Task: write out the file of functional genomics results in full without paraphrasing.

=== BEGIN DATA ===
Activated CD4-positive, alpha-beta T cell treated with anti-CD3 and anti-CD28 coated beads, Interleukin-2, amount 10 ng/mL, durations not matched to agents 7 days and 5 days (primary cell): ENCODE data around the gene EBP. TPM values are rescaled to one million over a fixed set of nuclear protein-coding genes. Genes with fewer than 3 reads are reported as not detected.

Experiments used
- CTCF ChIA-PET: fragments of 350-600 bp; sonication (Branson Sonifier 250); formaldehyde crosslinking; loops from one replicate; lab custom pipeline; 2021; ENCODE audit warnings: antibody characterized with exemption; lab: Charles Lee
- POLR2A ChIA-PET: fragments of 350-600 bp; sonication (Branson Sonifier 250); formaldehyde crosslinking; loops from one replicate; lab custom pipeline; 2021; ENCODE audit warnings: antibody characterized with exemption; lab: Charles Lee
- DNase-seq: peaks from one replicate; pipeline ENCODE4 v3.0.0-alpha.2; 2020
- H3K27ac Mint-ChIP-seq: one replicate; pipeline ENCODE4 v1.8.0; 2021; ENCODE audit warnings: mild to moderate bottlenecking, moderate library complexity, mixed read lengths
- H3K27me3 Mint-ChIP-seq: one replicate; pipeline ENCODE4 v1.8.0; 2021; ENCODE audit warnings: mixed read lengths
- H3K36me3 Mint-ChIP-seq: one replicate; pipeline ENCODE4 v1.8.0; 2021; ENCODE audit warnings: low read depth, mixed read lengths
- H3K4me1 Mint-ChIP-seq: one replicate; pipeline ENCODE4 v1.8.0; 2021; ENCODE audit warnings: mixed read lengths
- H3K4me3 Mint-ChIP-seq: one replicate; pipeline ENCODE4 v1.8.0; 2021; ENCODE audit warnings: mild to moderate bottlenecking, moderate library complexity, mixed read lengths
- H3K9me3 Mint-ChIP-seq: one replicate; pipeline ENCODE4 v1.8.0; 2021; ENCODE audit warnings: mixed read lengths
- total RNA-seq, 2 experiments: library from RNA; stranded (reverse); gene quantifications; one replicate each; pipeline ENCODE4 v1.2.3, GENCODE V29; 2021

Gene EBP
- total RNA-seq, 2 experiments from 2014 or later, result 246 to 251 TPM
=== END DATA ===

Activated CD4-positive, alpha-beta T cell treated with anti-CD3 and anti-CD28 coated beads, Interleukin-2, amount 10 ng/mL, durations not matched to agents 7 days and 5 days (primary cell): ENCODE data around the gene EBP. TPM values are rescaled to one million over a fixed set of nuclear protein-coding genes. Genes with fewer than 3 reads are reported as not detected.

Experiments used
- CTCF ChIA-PET: fragments of 350-600 bp; sonication (Branson Sonifier 250); formaldehyde crosslinking; loops from one replicate; lab custom pipeline; 2021; ENCODE audit warnings: antibody characterized with exemption; lab: Charles Lee
- POLR2A ChIA-PET: fragments of 350-600 bp; sonication (Branson Sonifier 250); formaldehyde crosslinking; loops from one replicate; lab custom pipeline; 2021; ENCODE audit warnings: antibody characterized with exemption; lab: Charles Lee
- DNase-seq: peaks from one replicate; pipeline ENCODE4 v3.0.0-alpha.2; 2020
- H3K27ac Mint-ChIP-seq: one replicate; pipeline ENCODE4 v1.8.0; 2021; ENCODE audit warnings: mild to moderate bottlenecking, moderate library complexity, mixed read lengths
- H3K27me3 Mint-ChIP-seq: one replicate; pipeline ENCODE4 v1.8.0; 2021; ENCODE audit warnings: mixed read lengths
- H3K36me3 Mint-ChIP-seq: one replicate; pipeline ENCODE4 v1.8.0; 2021; ENCODE audit warnings: low read depth, mixed read lengths
- H3K4me1 Mint-ChIP-seq: one replicate; pipeline ENCODE4 v1.8.0; 2021; ENCODE audit warnings: mixed read lengths
- H3K4me3 Mint-ChIP-seq: one replicate; pipeline ENCODE4 v1.8.0; 2021; ENCODE audit warnings: mild to moderate bottlenecking, moderate library complexity, mixed read lengths
- H3K9me3 Mint-ChIP-seq: one replicate; pipeline ENCODE4 v1.8.0; 2021; ENCODE audit warnings: mixed read lengths
- total RNA-seq, 2 experiments: library from RNA; stranded (reverse); gene quantifications; one replicate each; pipeline ENCODE4 v1.2.3, GENCODE V29; 2021

Gene EBP
- total RNA-seq, 2 experiments from 2014 or later, result 246 to 251 TPM